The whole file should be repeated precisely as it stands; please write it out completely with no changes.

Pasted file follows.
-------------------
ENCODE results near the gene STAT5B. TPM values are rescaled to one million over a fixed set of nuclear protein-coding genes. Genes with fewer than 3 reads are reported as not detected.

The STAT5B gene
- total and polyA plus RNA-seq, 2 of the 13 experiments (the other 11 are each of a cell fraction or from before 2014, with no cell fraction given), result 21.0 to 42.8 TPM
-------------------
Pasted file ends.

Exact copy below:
ENCODE results near the gene STAT5B. TPM values are rescaled to one million over a fixed set of nuclear protein-coding genes. Genes with fewer than 3 reads are reported as not detected.

The STAT5B gene
- total and polyA plus RNA-seq, 2 of the 13 experiments (the other 11 are each of a cell fraction or from before 2014, with no cell fraction given), result 21.0 to 42.8 TPM